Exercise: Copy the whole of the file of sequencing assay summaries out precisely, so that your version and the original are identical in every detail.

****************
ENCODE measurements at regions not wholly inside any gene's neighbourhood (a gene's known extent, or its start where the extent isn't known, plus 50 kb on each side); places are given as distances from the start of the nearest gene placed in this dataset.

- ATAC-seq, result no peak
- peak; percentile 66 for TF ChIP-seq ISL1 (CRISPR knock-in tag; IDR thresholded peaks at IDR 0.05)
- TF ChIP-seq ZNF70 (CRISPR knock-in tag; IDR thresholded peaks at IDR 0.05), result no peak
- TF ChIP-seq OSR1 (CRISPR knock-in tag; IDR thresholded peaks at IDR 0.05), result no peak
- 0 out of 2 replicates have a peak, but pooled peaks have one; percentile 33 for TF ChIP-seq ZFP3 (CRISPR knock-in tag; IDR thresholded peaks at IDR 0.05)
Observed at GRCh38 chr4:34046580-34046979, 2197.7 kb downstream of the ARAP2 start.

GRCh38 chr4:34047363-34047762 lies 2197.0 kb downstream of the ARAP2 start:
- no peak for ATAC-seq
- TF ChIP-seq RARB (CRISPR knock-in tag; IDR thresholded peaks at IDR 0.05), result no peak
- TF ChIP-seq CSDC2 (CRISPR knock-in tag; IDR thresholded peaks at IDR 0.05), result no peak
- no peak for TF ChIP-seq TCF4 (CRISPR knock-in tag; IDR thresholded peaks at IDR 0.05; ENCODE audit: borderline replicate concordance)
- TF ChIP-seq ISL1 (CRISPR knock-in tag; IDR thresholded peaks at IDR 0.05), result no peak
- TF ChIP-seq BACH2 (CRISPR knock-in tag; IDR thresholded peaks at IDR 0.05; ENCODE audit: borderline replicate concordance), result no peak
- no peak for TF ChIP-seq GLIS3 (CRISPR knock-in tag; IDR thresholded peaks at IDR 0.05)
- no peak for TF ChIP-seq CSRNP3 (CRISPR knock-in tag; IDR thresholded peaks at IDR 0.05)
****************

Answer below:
ENCODE measurements at regions not wholly inside any gene's neighbourhood (a gene's known extent, or its start where the extent isn't known, plus 50 kb on each side); places are given as distances from the start of the nearest gene placed in this dataset.

- ATAC-seq, result no peak
- peak; percentile 66 for TF ChIP-seq ISL1 (CRISPR knock-in tag; IDR thresholded peaks at IDR 0.05)
- TF ChIP-seq ZNF70 (CRISPR knock-in tag; IDR thresholded peaks at IDR 0.05), result no peak
- TF ChIP-seq OSR1 (CRISPR knock-in tag; IDR thresholded peaks at IDR 0.05), result no peak
- 0 out of 2 replicates have a peak, but pooled peaks have one; percentile 33 for TF ChIP-seq ZFP3 (CRISPR knock-in tag; IDR thresholded peaks at IDR 0.05)
Observed at GRCh38 chr4:34046580-34046979, 2197.7 kb downstream of the ARAP2 start.

GRCh38 chr4:34047363-34047762 lies 2197.0 kb downstream of the ARAP2 start:
- no peak for ATAC-seq
- TF ChIP-seq RARB (CRISPR knock-in tag; IDR thresholded peaks at IDR 0.05), result no peak
- TF ChIP-seq CSDC2 (CRISPR knock-in tag; IDR thresholded peaks at IDR 0.05), result no peak
- no peak for TF ChIP-seq TCF4 (CRISPR knock-in tag; IDR thresholded peaks at IDR 0.05; ENCODE audit: borderline replicate concordance)
- TF ChIP-seq ISL1 (CRISPR knock-in tag; IDR thresholded peaks at IDR 0.05), result no peak
- TF ChIP-seq BACH2 (CRISPR knock-in tag; IDR thresholded peaks at IDR 0.05; ENCODE audit: borderline replicate concordance), result no peak
- no peak for TF ChIP-seq GLIS3 (CRISPR knock-in tag; IDR thresholded peaks at IDR 0.05)
- no peak for TF ChIP-seq CSRNP3 (CRISPR knock-in tag; IDR thresholded peaks at IDR 0.05)